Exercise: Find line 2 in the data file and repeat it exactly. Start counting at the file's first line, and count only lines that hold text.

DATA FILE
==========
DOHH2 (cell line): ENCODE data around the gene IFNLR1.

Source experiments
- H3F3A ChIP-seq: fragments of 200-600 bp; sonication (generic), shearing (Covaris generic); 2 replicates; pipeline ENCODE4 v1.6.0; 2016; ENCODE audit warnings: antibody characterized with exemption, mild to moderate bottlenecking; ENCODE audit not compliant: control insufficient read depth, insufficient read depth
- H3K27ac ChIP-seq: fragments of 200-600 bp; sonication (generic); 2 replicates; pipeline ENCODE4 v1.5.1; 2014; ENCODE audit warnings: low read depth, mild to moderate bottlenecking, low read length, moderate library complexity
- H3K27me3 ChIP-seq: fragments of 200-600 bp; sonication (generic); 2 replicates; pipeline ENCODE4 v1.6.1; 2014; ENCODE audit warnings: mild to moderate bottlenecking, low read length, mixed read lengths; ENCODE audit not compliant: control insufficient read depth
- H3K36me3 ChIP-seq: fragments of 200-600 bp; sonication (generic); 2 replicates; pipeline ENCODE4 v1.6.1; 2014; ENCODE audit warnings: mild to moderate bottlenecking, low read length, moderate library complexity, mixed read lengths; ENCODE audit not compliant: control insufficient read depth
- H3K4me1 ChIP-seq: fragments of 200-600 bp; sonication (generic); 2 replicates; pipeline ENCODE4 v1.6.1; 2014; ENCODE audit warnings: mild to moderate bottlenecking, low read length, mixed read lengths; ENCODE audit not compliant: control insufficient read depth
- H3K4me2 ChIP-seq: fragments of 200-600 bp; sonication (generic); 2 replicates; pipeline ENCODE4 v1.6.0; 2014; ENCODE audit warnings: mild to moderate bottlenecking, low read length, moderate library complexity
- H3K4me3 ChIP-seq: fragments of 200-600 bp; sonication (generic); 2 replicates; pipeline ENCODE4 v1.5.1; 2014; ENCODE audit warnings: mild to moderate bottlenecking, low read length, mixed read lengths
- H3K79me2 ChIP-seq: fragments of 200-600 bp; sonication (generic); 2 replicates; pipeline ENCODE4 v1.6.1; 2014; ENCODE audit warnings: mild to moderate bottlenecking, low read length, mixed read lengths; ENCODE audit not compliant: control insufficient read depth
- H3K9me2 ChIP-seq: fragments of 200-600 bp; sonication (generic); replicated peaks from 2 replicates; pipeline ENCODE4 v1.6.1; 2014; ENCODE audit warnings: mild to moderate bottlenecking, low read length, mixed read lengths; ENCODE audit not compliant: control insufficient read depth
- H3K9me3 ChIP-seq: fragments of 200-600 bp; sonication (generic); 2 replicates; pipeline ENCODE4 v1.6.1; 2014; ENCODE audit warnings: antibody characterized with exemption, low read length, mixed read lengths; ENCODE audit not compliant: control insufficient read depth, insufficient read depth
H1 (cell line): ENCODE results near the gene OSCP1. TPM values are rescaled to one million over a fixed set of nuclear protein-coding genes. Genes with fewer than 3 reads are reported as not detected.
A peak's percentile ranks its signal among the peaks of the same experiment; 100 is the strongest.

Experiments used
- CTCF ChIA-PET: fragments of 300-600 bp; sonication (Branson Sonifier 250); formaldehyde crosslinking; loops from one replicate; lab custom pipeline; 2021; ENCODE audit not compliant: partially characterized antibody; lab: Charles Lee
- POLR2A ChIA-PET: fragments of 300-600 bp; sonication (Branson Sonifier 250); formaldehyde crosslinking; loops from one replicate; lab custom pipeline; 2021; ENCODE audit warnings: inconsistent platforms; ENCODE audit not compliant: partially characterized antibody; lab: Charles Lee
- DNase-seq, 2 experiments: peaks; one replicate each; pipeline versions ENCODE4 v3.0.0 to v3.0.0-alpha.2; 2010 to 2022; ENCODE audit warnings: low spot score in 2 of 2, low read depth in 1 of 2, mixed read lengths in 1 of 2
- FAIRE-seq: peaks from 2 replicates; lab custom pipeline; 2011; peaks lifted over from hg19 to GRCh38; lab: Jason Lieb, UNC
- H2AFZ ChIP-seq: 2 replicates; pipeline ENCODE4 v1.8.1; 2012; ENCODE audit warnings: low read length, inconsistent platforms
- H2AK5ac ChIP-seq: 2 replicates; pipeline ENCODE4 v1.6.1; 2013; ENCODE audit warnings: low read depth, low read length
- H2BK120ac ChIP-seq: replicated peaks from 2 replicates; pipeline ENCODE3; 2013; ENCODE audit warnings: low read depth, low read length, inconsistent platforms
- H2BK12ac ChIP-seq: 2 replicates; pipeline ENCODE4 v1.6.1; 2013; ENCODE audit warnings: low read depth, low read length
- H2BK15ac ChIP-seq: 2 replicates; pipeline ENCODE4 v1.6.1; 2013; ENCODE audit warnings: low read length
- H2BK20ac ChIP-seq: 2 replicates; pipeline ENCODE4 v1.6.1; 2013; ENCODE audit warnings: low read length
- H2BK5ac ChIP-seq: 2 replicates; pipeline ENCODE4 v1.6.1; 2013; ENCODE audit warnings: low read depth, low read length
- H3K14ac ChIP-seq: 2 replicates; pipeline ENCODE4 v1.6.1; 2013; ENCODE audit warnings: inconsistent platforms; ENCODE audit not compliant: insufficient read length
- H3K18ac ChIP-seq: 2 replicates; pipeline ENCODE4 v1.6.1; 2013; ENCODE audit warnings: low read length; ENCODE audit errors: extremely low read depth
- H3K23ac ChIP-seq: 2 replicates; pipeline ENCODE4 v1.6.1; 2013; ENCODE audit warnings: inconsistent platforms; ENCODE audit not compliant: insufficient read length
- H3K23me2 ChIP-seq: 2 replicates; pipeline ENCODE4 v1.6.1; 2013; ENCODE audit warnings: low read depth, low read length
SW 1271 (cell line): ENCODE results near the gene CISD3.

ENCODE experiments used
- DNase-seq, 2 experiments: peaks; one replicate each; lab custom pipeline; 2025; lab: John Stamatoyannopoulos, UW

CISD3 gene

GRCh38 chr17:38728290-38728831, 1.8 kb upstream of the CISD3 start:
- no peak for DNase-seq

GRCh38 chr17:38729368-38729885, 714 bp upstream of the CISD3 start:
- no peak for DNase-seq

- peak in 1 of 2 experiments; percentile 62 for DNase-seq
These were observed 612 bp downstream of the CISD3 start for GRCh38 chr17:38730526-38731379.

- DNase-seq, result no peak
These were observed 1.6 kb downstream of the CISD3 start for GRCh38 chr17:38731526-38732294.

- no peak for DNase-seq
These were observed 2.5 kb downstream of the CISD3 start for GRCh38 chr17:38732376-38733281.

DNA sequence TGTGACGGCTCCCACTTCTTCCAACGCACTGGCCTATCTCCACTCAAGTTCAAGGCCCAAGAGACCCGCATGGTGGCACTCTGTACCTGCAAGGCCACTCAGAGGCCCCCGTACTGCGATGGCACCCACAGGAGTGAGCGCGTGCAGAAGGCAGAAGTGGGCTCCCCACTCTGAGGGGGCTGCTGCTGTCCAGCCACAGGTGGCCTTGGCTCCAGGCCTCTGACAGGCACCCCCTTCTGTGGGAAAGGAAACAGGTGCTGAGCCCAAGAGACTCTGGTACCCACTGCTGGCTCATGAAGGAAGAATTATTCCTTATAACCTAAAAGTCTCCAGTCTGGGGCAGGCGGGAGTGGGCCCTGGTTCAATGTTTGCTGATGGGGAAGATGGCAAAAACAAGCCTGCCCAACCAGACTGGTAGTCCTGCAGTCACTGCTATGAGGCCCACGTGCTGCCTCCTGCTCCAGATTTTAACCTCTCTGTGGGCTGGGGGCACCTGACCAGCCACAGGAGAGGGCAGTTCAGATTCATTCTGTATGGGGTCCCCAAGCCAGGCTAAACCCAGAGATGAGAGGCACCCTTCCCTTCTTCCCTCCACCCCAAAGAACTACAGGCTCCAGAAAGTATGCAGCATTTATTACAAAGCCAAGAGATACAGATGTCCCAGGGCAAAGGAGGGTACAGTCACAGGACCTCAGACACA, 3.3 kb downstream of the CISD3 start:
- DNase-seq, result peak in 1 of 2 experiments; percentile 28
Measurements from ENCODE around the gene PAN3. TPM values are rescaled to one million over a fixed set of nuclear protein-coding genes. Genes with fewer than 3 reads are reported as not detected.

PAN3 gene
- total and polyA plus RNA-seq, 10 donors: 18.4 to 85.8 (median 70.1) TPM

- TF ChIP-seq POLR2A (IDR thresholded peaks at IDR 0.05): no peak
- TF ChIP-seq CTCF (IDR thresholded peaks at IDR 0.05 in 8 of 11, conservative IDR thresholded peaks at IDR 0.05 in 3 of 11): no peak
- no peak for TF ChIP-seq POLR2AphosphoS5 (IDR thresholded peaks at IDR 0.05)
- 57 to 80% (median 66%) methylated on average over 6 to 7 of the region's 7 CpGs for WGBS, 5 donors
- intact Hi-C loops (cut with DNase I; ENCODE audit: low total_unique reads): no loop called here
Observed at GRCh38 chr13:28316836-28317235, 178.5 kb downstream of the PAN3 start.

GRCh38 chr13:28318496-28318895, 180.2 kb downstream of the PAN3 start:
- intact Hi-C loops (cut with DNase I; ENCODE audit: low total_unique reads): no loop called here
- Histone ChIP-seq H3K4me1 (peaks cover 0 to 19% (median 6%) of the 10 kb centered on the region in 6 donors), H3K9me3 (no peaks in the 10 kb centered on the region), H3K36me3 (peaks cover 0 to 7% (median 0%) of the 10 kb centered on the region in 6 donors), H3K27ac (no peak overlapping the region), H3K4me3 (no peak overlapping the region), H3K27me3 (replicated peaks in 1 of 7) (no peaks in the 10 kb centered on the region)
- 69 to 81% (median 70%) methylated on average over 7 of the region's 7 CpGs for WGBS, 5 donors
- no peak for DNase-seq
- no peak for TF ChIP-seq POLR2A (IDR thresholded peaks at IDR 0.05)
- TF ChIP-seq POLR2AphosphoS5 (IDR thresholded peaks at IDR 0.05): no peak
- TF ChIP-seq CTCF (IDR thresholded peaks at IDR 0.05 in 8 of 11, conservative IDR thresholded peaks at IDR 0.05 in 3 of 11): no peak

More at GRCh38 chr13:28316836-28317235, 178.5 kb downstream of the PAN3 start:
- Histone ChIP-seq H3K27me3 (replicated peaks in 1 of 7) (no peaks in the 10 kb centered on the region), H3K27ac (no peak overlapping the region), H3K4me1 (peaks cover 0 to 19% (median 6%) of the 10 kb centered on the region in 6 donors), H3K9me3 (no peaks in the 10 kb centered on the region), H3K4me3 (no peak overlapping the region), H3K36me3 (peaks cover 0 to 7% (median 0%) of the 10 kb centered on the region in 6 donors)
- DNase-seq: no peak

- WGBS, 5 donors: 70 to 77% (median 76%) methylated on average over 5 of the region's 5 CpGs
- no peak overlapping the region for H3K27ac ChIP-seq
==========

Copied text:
Source experiments